Knowing she’s been writing about food and wine for many years now and has been top student of her class during her WSET training/exam and on top of that is a Master of wine (which is still one of the most difficult things to come in the world of sommeliers) … we can be sure she knows a loooooot about it.  Caro will be judging during contest of Best sommelier of Belgium together with other female masters of wine like Romana Echensperger and Fiona Morisson .


Just like with the other judges I posted 10 questions to Caro to find out more about the world of sommeliers.


What is your favorite wine region to work with?

This is depending on the work! If this is about tasting wine then my favorite regions would be Bordeaux, Burgundy and Mosel. Is it about writing an article my favorite regions would always be the ones where I have not yet been: Romania for example or India. Is it about wine travelling it would be New Zealand which is a country I felt in love with. Is it about teaching or explaining a wine region it might be Germany because I do know the most about it.

What does it take to be a good sommelier according to you?

To listen to the guest and not only insisting in the own convictions. To help guests to overcome their insecurity and  not to make them feel embarrassed. To develop an individual style and offer authentic wines rather than mainstream.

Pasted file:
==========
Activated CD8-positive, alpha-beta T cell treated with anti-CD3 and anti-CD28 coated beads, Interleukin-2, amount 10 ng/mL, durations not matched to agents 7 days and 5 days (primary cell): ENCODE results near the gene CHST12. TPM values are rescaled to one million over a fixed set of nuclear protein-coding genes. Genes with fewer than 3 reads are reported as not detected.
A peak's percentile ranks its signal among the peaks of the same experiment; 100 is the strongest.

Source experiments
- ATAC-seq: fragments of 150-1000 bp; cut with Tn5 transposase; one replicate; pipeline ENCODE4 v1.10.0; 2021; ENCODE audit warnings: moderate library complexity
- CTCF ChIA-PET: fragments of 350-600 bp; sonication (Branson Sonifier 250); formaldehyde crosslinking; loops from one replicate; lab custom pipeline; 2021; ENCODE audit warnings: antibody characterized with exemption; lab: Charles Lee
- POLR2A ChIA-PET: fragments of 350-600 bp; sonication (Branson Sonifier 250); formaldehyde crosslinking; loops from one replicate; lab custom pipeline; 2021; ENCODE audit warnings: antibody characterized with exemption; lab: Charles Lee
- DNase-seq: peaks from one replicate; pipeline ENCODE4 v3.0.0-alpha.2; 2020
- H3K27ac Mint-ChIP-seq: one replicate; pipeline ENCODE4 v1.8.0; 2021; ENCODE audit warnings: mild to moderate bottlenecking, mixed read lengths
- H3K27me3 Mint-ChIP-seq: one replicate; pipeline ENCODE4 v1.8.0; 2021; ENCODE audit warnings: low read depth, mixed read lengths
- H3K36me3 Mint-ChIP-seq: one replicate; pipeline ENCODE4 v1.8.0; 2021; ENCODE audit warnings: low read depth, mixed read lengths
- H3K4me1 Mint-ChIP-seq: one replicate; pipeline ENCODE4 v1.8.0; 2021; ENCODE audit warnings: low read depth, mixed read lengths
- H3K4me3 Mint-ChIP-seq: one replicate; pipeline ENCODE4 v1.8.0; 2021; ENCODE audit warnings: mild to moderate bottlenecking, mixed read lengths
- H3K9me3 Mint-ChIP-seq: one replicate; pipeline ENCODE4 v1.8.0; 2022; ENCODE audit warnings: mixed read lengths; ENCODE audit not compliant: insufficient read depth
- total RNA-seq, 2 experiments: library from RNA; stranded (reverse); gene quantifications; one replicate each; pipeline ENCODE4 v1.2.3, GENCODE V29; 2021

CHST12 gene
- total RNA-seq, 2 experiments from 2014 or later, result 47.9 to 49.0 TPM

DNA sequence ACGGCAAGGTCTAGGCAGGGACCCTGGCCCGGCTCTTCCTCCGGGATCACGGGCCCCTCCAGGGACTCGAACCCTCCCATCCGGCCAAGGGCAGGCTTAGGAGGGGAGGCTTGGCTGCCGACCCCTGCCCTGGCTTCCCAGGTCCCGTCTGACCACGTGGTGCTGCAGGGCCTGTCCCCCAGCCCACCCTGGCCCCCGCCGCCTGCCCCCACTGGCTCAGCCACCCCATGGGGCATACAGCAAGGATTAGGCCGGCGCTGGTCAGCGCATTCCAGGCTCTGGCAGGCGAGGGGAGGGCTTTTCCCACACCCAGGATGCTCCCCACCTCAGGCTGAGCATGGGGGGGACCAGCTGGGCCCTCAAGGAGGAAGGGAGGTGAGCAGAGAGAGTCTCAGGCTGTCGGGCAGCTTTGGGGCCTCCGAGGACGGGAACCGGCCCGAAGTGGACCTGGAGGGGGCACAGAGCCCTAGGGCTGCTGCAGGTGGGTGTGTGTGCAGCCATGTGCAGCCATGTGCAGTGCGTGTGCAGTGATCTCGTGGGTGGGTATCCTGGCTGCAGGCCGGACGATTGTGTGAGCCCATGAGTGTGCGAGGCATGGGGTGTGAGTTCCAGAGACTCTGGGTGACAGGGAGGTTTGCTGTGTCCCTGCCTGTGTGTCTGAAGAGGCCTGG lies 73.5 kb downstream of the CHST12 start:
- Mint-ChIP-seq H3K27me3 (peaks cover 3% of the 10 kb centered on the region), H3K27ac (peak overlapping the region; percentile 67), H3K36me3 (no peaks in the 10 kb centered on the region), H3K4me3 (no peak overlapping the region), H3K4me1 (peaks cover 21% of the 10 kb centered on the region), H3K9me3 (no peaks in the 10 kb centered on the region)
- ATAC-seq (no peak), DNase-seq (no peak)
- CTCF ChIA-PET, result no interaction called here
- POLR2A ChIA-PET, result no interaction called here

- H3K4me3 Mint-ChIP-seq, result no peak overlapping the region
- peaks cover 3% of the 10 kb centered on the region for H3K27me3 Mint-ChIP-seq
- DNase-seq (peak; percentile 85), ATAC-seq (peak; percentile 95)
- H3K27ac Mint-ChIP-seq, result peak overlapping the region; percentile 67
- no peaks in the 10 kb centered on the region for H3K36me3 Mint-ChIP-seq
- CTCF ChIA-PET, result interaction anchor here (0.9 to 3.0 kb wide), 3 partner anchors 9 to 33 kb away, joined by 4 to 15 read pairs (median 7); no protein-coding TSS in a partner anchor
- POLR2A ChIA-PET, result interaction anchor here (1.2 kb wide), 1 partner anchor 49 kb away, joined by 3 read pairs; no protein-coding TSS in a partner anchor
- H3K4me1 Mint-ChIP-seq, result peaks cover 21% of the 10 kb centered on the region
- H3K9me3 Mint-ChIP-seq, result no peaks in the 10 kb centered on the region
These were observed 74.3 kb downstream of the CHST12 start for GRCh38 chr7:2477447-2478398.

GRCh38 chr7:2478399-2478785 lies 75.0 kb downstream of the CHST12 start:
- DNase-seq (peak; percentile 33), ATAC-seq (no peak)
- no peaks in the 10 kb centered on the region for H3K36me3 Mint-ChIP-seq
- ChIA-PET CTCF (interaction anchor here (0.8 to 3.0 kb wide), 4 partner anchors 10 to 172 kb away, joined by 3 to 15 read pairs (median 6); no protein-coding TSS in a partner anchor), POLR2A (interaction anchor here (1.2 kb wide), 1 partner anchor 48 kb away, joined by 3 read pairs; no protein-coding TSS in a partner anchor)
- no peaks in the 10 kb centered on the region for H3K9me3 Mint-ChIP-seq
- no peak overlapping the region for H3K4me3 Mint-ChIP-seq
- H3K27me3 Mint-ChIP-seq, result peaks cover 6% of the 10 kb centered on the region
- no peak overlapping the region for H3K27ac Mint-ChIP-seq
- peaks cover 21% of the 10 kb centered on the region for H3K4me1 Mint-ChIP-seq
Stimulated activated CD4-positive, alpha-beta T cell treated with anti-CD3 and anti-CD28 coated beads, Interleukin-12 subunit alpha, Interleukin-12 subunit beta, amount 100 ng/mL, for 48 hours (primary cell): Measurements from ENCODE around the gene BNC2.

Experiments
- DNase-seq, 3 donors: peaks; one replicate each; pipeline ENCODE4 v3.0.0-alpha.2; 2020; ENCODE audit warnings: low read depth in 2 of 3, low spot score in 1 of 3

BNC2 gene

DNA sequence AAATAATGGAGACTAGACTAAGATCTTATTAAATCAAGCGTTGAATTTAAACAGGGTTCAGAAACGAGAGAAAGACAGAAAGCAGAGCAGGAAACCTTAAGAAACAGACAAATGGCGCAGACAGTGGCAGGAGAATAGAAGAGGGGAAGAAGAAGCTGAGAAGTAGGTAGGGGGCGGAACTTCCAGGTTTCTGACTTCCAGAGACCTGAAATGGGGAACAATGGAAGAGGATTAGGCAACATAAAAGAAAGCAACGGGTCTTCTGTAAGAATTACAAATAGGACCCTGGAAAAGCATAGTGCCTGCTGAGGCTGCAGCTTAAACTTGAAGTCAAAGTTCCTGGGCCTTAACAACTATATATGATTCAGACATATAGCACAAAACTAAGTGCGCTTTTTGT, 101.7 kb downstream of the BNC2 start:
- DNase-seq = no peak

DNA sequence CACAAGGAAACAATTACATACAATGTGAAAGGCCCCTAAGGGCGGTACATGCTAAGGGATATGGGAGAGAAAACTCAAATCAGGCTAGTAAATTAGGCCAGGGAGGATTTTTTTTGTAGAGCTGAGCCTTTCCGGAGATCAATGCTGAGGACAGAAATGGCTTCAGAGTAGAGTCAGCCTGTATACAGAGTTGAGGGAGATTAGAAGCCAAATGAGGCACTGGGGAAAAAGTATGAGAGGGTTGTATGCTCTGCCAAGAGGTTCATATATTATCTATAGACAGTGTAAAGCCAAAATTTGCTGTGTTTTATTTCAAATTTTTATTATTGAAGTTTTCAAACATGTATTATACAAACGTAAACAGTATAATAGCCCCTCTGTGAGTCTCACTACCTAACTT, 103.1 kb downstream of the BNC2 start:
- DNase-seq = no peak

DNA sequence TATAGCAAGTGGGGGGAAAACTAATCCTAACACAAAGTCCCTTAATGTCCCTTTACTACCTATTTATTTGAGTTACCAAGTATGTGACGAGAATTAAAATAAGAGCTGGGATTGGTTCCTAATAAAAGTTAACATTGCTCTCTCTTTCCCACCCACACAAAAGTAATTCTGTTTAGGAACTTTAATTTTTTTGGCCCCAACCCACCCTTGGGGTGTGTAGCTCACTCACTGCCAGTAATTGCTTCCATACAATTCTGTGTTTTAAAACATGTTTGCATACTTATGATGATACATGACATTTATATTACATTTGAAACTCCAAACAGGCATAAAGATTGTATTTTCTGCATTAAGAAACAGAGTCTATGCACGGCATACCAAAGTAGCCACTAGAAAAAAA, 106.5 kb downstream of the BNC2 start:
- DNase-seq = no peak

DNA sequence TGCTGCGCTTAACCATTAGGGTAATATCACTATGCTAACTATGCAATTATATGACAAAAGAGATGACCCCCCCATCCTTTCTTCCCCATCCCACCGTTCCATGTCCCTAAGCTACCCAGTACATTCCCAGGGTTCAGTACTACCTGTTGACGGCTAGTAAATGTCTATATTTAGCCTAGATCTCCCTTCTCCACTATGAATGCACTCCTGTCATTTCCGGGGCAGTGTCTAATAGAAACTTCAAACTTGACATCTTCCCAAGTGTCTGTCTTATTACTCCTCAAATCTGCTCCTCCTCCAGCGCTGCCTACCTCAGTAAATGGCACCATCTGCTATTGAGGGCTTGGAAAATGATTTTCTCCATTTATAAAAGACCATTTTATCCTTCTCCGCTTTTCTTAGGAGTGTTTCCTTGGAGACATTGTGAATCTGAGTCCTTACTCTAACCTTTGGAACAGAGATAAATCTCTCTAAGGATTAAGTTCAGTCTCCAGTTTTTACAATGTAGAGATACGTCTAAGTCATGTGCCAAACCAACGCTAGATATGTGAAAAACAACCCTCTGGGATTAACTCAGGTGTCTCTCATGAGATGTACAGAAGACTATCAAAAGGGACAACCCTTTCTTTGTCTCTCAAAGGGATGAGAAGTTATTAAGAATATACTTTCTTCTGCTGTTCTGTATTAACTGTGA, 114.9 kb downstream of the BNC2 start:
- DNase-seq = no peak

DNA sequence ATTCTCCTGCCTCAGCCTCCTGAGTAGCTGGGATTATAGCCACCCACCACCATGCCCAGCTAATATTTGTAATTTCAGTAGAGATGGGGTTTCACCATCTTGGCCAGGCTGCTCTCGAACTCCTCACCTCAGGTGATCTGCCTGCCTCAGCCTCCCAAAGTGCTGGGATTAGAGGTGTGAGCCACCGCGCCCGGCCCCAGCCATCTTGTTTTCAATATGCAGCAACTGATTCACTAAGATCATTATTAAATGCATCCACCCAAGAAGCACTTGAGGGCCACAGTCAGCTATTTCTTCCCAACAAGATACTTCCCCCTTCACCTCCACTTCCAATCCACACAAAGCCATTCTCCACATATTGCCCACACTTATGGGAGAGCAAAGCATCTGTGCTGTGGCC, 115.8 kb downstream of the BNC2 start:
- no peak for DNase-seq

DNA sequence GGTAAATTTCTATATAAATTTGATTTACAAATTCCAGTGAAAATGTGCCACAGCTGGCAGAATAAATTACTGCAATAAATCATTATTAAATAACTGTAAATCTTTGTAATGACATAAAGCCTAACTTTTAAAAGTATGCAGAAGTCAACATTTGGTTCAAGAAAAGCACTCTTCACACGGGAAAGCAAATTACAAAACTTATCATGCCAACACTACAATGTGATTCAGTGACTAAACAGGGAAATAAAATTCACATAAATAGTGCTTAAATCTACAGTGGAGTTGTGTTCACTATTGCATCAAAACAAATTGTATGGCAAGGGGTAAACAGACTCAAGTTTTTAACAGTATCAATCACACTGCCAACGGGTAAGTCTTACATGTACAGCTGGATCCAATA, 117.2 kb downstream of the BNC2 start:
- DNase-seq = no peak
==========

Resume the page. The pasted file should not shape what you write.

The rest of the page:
Is the job of a sommelier underestimated/valued?

I do not think so. The last decade there was a cult built around chefs, this decade belongs to the sommeliers. They are the superstars in the restaurants. What more could they wish to be?

When and how did you get the passion for wine?

End of the 80s I was living in New York and in these days Californian or American wines in general have not been very impressive. I had to drink so much bad wine that I decided this was enough and there shall be only good wines in my glass for the rest of my life – and I started to look for them and began too study them.

Who is your big example in the wine/sommelier world?

By the nature of my work I would like to choose my big examples from my wine radius: Jancis Robinson and Professor Monika Christmann, the current president of OIV, for their overall knowledge about wine and for their achievements as female pioneers in the world of wine.


What is your approach for pairing wines(or other beverages) with dishes?

Asking a sommelier for advice…

Which wine region would you recommend everybody to visit and why?

There are far to many to choose from and therefore I seek the answer closest to me: Mosel as this is not only a unique landscape with its steep vineyards but you will also find unique wine styles which cannot be copied anywhere else in the world.


For which wine would you make a big sacrifice to be able to taste?

How could I name it before I have ever tasted it? The best wines are not necessarily the big names but the ones which surprise me, touch me and remain unforgettable in my mind.

What is your most wonderful memory of hotel management school or viticulture studies?

The most wonderful memory of my studies? The moment it was over and I have passed. The studies were like climbing the Mount Everest. And passing was like reaching its top and starting to enjoy the great view.